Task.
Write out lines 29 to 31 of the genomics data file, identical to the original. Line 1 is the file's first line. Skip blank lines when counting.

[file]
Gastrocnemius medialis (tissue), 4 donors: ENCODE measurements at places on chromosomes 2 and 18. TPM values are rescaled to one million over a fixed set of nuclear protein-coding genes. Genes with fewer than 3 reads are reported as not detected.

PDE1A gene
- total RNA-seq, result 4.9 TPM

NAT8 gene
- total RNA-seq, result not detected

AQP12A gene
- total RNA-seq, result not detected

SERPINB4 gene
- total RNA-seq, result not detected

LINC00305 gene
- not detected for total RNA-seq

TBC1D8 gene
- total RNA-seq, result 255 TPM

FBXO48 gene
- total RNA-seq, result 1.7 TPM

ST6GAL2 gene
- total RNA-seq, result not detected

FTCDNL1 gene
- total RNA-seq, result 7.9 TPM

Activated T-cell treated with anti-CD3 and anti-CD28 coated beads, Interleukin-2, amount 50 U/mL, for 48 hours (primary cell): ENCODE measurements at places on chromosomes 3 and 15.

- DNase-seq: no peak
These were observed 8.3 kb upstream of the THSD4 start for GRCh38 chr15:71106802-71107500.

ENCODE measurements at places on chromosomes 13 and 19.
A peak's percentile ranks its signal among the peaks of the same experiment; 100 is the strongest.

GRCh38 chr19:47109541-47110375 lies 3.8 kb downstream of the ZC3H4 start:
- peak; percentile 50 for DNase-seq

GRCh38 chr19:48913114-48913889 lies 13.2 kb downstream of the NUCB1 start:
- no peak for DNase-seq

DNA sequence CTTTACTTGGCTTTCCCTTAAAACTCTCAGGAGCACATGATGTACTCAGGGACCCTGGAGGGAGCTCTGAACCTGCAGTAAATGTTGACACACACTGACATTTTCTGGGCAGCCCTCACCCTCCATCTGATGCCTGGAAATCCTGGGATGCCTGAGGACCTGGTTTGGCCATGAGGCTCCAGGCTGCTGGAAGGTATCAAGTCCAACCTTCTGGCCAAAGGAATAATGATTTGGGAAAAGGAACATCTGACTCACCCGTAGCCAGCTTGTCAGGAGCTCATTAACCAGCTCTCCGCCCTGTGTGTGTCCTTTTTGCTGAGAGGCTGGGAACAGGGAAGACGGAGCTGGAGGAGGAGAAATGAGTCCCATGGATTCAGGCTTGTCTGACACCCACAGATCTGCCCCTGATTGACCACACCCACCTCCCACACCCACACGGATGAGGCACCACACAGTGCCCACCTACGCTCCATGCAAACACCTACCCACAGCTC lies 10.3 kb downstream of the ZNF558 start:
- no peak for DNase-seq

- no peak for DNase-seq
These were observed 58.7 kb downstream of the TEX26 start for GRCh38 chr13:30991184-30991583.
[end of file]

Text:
DNA sequence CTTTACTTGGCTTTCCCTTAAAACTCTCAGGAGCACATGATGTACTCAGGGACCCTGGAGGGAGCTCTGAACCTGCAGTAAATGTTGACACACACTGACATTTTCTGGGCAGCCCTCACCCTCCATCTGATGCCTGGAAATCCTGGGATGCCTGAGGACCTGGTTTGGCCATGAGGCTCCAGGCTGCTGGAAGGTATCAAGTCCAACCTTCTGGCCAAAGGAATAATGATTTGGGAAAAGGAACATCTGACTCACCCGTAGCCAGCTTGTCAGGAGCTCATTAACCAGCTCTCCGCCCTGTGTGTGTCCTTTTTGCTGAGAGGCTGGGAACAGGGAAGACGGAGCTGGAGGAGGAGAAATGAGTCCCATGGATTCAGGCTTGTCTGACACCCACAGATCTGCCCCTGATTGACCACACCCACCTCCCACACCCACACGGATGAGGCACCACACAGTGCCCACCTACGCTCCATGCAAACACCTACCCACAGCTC lies 10.3 kb downstream of the ZNF558 start:
- no peak for DNase-seq

- no peak for DNase-seq